The Samsung S3500 feels compact and solidly built, there are no creaks or wobbles and has just the right weight. The 2.2" 16M-color QVGA screen is the same as the one on the Samsung U900 Soul.
As you will see the Samsung S3500 is an almost exact copy of the Soul - only without the touchpad and the 5 megapixel camera. Samsung are obviously still keen to cash in on the popularity of the Samsung Soul. Yet, we cannot help but wonder whether the world needs another one of these sliders with no real character of their own.
Unfortunately the alphanumeric keyboard is not as good as the one on the U900 Soul so heavy texters will want to look elsewhere; however, for regular use it works just fine.
The 2-megapixel camera is on the top part of the slider. There is no flash to accompany the camera, just a self-portrait mirror.
The microSDHC card slot is hidden away under the battery - so no hot swapping - but the phone supports up to 8GB cards, which is easily enough for a sizeable music collection.
Young people who want a stylish, capable music phone but don't want to pay over the odds for it will be interested in the Samsung S3500.
Although there is no audio jack on the device itself (headphones go into the proprietary connectivity port) the phone supports streaming stereo sound over Bluetooth. And you can also get an adapter with a standard 3.5mm audio jack if you want to use your own headphones.
The Music player can sort songs by artist, album or genre and even keeps track of the most played songs. If you need more flexibility, creating playlists on the phone is a breeze.
The FM radio is capable too with RDS and broadcast recording. It even supports the setting up of reminders, which switch the radio and tune it to a predefined frequency so you won't miss your favourite shows. It would have been great if you could set up those reminders to automatically record the show, but sadly no.
If you have the Music player or FM radio running in the background a bar shows up at the bottom of the home screen that displays the currently playing song (or RDS info) and lets you control the music with the D-pad.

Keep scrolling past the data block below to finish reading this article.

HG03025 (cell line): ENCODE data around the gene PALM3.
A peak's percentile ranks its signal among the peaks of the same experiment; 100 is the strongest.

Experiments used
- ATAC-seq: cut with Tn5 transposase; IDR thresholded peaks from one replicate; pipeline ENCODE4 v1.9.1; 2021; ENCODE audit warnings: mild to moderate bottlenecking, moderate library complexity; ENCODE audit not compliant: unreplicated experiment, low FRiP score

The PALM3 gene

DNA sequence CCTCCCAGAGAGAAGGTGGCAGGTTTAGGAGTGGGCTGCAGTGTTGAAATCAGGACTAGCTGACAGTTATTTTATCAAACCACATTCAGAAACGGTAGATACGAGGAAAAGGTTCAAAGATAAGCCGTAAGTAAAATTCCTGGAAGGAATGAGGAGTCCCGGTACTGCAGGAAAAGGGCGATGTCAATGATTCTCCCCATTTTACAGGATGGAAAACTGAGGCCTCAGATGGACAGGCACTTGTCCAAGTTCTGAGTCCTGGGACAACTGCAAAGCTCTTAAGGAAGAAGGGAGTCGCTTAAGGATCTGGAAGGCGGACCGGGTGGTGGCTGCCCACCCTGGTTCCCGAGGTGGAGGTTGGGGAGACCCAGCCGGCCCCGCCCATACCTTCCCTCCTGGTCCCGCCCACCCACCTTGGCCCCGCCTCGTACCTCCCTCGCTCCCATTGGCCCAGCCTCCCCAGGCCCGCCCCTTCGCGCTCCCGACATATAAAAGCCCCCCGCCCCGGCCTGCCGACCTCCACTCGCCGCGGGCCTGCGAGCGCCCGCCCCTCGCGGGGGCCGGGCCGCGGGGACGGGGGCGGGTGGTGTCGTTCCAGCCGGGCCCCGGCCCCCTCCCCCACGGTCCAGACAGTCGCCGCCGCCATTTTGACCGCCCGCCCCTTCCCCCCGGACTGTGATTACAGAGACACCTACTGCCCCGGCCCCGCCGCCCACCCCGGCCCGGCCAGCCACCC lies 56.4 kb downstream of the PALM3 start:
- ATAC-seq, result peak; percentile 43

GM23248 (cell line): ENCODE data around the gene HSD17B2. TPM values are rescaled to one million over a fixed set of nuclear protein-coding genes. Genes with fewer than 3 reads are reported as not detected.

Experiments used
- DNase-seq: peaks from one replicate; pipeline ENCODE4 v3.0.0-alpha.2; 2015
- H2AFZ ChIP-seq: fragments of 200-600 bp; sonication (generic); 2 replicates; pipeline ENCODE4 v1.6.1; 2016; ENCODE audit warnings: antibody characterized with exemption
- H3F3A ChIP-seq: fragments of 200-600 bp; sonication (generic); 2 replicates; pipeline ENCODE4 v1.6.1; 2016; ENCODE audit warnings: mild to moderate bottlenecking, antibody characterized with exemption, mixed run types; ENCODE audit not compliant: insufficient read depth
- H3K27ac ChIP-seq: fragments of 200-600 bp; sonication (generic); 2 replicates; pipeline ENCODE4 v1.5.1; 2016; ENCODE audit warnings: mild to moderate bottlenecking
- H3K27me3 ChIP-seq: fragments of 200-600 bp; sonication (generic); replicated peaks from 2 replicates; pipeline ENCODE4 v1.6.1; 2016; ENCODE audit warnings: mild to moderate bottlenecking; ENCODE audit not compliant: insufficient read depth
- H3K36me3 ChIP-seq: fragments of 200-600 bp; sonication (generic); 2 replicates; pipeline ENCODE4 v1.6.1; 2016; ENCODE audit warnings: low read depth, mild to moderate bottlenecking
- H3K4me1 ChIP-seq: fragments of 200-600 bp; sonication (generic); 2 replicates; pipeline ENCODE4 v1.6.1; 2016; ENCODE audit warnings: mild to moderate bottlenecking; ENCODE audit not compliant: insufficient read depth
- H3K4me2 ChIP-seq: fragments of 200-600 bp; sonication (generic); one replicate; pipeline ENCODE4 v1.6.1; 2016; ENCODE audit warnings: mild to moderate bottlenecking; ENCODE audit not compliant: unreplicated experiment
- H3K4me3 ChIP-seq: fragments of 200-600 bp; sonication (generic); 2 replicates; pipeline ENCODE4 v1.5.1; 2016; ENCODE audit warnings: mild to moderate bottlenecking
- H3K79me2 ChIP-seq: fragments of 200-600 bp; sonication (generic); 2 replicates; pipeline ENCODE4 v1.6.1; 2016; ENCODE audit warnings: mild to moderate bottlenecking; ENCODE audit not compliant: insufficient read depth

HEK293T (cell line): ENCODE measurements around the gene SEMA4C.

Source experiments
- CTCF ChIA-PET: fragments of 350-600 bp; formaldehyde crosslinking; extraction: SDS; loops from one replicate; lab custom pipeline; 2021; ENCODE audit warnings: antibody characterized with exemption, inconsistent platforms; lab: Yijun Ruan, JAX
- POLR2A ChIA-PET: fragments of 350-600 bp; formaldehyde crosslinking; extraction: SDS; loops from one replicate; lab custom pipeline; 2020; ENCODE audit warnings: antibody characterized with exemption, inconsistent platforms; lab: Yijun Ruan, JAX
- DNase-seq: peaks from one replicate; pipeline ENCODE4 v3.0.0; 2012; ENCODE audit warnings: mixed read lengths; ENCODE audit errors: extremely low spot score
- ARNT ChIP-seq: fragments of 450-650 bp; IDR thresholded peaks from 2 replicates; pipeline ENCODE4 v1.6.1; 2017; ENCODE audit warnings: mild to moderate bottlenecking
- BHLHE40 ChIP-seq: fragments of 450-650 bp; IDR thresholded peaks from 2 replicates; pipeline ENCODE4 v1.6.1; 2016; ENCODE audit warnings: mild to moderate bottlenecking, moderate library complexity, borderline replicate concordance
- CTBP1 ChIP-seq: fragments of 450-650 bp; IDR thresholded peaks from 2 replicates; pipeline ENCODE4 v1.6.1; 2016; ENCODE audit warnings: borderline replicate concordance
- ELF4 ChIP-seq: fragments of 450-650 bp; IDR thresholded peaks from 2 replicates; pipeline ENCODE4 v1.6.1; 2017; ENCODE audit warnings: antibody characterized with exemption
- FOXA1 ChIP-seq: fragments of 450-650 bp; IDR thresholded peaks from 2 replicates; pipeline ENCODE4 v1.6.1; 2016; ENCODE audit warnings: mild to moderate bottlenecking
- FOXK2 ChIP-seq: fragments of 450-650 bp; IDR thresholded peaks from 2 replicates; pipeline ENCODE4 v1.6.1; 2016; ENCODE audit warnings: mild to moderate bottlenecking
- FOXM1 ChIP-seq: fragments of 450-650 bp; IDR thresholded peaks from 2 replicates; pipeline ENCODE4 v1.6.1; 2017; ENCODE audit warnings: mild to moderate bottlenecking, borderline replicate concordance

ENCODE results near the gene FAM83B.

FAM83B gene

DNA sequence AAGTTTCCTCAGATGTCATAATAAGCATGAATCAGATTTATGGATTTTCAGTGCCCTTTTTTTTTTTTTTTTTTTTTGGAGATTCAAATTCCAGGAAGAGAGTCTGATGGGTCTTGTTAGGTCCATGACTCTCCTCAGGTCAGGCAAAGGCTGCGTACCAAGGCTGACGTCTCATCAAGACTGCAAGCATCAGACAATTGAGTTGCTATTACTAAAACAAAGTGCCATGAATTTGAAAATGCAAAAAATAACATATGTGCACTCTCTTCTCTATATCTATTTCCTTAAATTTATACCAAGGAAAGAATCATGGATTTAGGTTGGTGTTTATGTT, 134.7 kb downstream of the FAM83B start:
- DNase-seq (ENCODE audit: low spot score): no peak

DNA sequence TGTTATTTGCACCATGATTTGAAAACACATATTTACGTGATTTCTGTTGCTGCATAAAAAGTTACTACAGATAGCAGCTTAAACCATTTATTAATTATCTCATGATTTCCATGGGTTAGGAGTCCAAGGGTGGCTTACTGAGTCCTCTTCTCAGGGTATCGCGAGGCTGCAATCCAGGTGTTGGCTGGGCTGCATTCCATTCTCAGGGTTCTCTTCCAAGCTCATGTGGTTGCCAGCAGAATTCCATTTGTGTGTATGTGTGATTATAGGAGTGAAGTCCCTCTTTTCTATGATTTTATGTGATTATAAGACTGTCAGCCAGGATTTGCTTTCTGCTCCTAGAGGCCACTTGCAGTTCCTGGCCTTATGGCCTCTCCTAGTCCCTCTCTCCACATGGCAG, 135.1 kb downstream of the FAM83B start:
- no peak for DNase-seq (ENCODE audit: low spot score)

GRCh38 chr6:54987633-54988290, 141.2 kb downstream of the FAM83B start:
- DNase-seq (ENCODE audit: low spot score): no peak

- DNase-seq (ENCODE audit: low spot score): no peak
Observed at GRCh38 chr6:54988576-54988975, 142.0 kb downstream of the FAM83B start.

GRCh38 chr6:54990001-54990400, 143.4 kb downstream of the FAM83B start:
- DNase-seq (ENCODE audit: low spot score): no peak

The user interface itself is nothing special but the new Flash-based themes really help to liven things up a bit. And with the built-in theme creator, you can have a different-colored theme every day. Unfortunately, new themes cannot be downloaded as none of the Samsung feature phones support third-party themes.
Something that would appeal to young people is the Bluetooth chat application. It allows you to seamlessly send texts over Bluetooth to other compatible handsets. Compatibility however may be a problem. For example, the Nokia 5310 didn't recognize the .vnt files that the application sent but if you send them back, they appear as valid messages. So your mileage with the feature may vary depending on who you are sending the messages to and which phone they have. As far as we know most LG handsets support this feature as well.
The two-megapixel camera of the Samsung S3500 is nothing to write home about. It only has fixed focus, but does offer digital stabilization. Not many settings are available and almost all of them are accessible from the viewfinder or the number keys. The phone does multishot and panorama too but the resolution on both is limited to QVGA.
Video recording is also limited to QVGA resolution.
Here are several camera samples by Samsung S3500.
The Samsung S3500 is a looker on a budget. Though it's nothing original, it can count on some of that Soul charisma. The camera performance is nothing special either, but the music player and FM radio perform well. Given the right price, Samsung might well have another bestseller on their hands in the tradition of the Samsung E250 (which followed on from the high-end Samsung D900 but was considerably cheaper).